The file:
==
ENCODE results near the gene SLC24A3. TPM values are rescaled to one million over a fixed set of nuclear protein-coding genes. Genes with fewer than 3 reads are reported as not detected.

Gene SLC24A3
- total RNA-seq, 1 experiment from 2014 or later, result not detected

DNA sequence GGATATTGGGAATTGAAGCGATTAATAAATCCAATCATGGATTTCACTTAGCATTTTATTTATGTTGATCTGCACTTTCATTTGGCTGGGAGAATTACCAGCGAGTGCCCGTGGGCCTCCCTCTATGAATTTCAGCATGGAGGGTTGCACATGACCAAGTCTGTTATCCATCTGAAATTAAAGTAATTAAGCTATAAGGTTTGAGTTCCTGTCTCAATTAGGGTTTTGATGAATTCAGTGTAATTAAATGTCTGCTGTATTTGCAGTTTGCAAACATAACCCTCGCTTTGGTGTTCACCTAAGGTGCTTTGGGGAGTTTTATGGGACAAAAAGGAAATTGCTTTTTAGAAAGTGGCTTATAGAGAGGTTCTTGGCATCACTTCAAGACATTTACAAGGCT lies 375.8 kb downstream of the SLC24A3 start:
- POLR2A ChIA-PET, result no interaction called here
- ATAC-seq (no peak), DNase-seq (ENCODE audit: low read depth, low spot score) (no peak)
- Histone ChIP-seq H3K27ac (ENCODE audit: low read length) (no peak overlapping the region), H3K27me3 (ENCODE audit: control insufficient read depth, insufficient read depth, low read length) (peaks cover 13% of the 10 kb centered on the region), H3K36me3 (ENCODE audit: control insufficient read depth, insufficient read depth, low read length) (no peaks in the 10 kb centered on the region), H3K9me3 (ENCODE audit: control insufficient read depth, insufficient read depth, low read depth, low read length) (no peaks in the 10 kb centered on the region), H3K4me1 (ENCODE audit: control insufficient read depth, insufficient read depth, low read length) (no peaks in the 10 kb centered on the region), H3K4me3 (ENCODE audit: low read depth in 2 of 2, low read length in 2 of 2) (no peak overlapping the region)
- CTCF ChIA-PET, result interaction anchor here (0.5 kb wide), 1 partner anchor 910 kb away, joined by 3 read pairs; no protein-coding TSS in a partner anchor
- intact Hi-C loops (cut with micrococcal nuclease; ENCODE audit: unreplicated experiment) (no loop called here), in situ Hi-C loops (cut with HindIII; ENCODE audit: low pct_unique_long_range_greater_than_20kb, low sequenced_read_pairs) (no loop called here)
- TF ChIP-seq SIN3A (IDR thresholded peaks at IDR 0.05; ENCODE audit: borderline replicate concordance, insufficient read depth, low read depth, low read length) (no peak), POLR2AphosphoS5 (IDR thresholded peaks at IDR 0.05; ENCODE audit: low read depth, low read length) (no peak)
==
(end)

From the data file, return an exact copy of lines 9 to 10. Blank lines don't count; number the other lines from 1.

- intact Hi-C loops (cut with micrococcal nuclease; ENCODE audit: unreplicated experiment) (no loop called here), in situ Hi-C loops (cut with HindIII; ENCODE audit: low pct_unique_long_range_greater_than_20kb, low sequenced_read_pairs) (no loop called here)
- TF ChIP-seq SIN3A (IDR thresholded peaks at IDR 0.05; ENCODE audit: borderline replicate concordance, insufficient read depth, low read depth, low read length) (no peak), POLR2AphosphoS5 (IDR thresholded peaks at IDR 0.05; ENCODE audit: low read depth, low read length) (no peak)